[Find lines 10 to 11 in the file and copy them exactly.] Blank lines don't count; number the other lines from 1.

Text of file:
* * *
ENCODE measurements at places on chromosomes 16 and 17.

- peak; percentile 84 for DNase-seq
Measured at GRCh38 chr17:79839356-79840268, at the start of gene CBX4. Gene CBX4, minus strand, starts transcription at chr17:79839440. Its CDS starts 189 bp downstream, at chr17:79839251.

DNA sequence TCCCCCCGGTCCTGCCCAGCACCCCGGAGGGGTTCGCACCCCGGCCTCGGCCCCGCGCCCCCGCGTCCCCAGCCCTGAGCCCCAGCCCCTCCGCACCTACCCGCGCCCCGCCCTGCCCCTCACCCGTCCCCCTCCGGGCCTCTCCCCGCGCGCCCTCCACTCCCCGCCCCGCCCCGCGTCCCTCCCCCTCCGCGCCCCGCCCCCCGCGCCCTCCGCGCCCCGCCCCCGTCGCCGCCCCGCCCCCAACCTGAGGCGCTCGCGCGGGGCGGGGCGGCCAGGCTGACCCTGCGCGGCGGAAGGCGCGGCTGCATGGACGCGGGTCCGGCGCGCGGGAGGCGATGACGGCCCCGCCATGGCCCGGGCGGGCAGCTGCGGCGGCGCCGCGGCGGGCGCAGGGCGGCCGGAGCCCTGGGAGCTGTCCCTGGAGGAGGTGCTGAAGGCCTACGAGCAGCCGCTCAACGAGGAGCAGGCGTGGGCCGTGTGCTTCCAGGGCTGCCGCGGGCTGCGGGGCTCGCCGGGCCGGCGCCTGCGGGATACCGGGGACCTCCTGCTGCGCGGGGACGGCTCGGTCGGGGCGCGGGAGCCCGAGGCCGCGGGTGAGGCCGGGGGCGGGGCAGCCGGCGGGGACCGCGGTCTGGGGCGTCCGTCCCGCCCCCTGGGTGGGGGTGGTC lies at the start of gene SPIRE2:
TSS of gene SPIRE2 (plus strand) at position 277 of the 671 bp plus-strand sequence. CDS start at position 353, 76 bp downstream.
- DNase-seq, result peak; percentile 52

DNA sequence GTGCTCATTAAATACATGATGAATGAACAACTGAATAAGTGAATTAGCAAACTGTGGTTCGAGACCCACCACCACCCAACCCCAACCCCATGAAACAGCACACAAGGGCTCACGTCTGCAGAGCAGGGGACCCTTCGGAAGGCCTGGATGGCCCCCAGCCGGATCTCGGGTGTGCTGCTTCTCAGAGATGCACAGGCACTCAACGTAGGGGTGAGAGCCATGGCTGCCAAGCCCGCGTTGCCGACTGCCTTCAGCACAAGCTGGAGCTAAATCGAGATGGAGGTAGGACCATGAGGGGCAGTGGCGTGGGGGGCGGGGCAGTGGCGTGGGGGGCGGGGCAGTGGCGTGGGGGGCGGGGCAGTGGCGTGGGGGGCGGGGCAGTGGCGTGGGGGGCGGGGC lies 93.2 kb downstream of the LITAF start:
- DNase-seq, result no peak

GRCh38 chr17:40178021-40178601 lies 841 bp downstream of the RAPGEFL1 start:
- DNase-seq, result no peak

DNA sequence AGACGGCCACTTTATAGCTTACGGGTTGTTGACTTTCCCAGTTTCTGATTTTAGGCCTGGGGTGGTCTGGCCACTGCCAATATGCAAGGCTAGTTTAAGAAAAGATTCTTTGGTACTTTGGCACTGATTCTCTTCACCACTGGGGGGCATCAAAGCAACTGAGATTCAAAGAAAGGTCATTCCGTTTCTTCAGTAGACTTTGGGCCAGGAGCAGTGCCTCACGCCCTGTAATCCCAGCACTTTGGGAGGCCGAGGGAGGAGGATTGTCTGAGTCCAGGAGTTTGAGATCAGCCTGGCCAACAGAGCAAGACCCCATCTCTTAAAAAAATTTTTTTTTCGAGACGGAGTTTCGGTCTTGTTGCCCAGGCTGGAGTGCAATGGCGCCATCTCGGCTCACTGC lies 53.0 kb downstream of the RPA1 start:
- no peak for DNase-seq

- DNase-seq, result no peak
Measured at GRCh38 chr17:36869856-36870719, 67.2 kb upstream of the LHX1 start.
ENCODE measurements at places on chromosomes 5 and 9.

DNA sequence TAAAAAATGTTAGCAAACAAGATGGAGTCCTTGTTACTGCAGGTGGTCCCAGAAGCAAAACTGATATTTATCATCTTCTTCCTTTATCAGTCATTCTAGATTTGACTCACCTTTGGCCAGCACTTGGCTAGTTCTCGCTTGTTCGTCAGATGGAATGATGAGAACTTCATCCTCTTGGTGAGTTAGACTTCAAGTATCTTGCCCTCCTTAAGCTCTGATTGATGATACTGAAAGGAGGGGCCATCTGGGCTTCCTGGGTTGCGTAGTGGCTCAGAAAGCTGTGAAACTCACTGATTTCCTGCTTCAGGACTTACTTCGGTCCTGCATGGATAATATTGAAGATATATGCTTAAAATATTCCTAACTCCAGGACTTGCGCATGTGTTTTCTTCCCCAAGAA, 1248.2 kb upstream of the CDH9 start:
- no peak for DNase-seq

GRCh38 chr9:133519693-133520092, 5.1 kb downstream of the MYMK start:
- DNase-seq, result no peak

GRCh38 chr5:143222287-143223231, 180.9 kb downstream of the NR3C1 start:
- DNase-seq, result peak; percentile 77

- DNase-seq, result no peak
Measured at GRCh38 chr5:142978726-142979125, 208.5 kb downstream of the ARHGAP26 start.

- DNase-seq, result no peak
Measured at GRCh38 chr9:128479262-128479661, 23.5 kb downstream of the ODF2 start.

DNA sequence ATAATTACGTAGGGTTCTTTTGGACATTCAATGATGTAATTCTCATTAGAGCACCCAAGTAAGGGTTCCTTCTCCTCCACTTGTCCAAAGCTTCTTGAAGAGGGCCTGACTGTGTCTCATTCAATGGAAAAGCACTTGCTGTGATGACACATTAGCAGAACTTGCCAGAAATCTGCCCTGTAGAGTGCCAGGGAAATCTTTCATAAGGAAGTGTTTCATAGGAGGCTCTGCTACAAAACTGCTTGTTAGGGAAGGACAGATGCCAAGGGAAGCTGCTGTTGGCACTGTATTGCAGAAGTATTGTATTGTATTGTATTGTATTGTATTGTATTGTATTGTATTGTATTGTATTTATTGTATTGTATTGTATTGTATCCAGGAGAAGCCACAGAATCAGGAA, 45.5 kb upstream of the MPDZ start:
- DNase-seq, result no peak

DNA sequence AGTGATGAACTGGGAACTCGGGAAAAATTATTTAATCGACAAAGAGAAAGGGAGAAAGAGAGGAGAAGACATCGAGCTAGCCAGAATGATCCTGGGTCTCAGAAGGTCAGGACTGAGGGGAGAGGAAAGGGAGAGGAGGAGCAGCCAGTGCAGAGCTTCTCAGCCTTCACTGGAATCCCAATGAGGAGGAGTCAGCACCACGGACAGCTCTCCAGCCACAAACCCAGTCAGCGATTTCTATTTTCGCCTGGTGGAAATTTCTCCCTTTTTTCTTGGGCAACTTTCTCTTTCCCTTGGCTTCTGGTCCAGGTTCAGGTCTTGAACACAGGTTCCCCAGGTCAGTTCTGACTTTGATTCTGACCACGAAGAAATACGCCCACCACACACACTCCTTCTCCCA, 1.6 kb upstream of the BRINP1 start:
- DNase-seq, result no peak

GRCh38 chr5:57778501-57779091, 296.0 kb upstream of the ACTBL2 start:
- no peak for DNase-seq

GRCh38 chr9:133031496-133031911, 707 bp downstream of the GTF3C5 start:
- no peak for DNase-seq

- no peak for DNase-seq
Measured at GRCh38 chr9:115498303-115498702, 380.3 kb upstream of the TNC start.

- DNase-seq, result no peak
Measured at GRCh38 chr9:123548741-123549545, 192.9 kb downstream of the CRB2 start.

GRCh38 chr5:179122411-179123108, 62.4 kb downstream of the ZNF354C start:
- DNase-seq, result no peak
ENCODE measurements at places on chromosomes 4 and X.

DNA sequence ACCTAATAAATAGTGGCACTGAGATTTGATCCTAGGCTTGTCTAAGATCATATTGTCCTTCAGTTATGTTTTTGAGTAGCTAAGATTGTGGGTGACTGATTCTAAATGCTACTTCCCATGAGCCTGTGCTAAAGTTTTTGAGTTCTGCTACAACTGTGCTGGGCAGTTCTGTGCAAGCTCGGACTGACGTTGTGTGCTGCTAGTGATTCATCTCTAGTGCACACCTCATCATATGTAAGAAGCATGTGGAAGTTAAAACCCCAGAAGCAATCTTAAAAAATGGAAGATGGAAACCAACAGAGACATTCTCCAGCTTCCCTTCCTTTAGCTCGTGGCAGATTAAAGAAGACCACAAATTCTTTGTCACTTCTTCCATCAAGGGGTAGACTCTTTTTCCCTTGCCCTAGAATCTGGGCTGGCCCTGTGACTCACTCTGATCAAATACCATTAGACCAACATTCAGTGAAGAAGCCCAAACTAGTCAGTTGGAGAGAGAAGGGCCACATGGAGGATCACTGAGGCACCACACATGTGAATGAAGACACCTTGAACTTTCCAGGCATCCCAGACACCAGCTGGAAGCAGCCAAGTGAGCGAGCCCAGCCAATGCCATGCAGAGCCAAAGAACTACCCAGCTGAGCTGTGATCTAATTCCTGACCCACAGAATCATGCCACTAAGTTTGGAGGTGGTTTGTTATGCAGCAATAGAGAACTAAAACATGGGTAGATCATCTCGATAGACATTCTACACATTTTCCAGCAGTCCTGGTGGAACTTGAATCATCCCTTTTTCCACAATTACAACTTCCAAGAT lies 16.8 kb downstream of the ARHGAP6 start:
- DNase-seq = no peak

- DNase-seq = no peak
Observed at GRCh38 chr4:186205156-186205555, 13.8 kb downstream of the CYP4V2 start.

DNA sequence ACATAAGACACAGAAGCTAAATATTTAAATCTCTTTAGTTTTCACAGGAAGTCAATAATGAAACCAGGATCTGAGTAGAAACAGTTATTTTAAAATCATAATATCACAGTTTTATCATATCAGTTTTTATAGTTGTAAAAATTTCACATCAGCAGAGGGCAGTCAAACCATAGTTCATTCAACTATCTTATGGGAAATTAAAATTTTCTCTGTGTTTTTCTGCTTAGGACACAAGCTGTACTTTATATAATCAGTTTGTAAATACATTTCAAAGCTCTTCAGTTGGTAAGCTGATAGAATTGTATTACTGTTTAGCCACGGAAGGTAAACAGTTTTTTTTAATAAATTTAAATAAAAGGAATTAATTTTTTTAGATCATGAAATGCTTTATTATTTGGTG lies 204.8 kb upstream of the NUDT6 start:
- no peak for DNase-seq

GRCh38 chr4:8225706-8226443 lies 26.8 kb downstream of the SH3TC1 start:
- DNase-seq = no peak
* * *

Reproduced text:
- DNase-seq, result no peak

DNA sequence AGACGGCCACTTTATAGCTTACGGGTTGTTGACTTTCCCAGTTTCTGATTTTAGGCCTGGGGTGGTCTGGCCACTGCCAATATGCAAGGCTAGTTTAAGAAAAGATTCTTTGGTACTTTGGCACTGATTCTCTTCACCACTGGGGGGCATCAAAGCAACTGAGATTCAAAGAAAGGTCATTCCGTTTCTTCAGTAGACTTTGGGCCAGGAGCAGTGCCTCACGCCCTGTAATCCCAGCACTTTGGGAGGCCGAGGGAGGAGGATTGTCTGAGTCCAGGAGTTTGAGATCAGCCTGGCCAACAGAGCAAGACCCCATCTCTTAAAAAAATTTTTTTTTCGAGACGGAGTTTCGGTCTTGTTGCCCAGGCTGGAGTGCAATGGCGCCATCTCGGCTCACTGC lies 53.0 kb downstream of the RPA1 start: